Etsy Journal

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The Bride I (Never) Wanted to Be

by Meg Keene

Sep 10, 2012

Weddings appeal to our sense of fantasy, but how do we reconcile the dreams we may have had with the person we've become?

I run an indie-wedding website, so what I'm supposed to tell you is that I grew up as a feminist tomboy who never imagined getting married. And I sort of wish I could tell you that story, because frankly, it sounds a lot cooler than the truth. The truth is, somewhere around the age of four, I discovered my parents' wedding album on the bottom of their bookshelf and spent hours slowly paging through the photos. Not long afterwards, I announced that I never wanted to cut my hair again. After some puzzling, my mom discovered that I thought her cathedral length wedding veil was her hair, and that you needed to have hair that dragged on the floor before you were allowed to get married. I'd done some basic calculations, and decided if I wanted hair that dragged on the floor when I was an adult, four years old was about the right time to start growing it out. And that's not even getting into how I dedicated my first piggy bank to buying my (Glinda-the-good-witch) wedding dress, much to the horror of my feminist mother. These are all funny stories, except I never exactly grew out of loving weddings, I just started loving them very differently, and then I got married. (My hair does not drag on the floor though, just for the record).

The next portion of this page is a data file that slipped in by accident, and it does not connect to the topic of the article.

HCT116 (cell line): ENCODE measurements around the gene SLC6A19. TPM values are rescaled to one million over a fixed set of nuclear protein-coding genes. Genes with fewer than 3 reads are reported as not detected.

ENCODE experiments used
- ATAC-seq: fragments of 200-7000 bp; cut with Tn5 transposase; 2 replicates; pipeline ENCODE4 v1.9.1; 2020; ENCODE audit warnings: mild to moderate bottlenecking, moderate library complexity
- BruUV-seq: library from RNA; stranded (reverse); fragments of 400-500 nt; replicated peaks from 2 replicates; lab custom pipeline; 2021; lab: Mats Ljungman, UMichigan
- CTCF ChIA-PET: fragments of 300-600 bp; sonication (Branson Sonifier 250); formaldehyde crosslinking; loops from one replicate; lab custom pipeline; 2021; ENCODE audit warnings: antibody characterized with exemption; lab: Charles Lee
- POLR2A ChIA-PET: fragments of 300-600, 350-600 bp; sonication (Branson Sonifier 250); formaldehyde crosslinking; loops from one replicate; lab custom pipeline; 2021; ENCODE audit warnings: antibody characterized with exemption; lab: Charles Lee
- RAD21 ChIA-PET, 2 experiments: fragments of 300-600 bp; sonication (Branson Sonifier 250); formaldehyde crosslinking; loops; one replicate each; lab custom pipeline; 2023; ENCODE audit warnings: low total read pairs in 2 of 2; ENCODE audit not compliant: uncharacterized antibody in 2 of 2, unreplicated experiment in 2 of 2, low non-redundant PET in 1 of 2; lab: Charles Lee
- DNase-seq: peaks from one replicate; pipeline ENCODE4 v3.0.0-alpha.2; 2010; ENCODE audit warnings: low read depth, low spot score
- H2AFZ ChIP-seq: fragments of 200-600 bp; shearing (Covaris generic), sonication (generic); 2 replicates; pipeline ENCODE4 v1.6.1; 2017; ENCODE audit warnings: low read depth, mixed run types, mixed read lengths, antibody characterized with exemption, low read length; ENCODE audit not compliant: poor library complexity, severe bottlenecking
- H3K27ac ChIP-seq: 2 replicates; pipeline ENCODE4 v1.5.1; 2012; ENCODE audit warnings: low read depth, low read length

Past Meets Future

Which brings us to the question: how do our past thoughts about weddings influence our actual weddings, and how do they shape our planning? Among the readership of my site, I'm something of a rarity, as many women who are into no-nonsense feminist weddings never thought they'd get married. And for those of us who did imagine our wedding as children, our real life weddings have very little to do with our (rather dramatic) imaginings. And it turns out that that moment where our past meets our future can be emotional, and also unusually instructive. I wanted more information, so I polled the hive-mind on Twitter and Facebook, and some of the most interesting answers I'd ever read poured forth. First, there were the wedding imaginers. For those of us that had fantasized about our wedding days, the dreams mostly revolved around our outfits. No surprise, given the kind of tiny girl who spends a fair amount of time thinking about weddings, our dresses were going to be HUGE and SPARKLY. Also, we were going to have veils: big ones. The women who didn't think about their weddings still imagined themselves in the future, but they imagined themselves as, and I quote, a princess baker president, a horse breeder, a park ranger, a hermit, a lady who lunched, and an Oscar winner. Occasionally they imagined themselves as wives, but they just skipped right over the bride part. (Which isn't to say those of us convinced we would get married in a Glinda-the-good-witch dress weren't equally sure we'd be president of the United States.) As for whether or not it was better to dream up your wedding in advance, well, the jury is out on that one.

Little Girl Bridal Dreams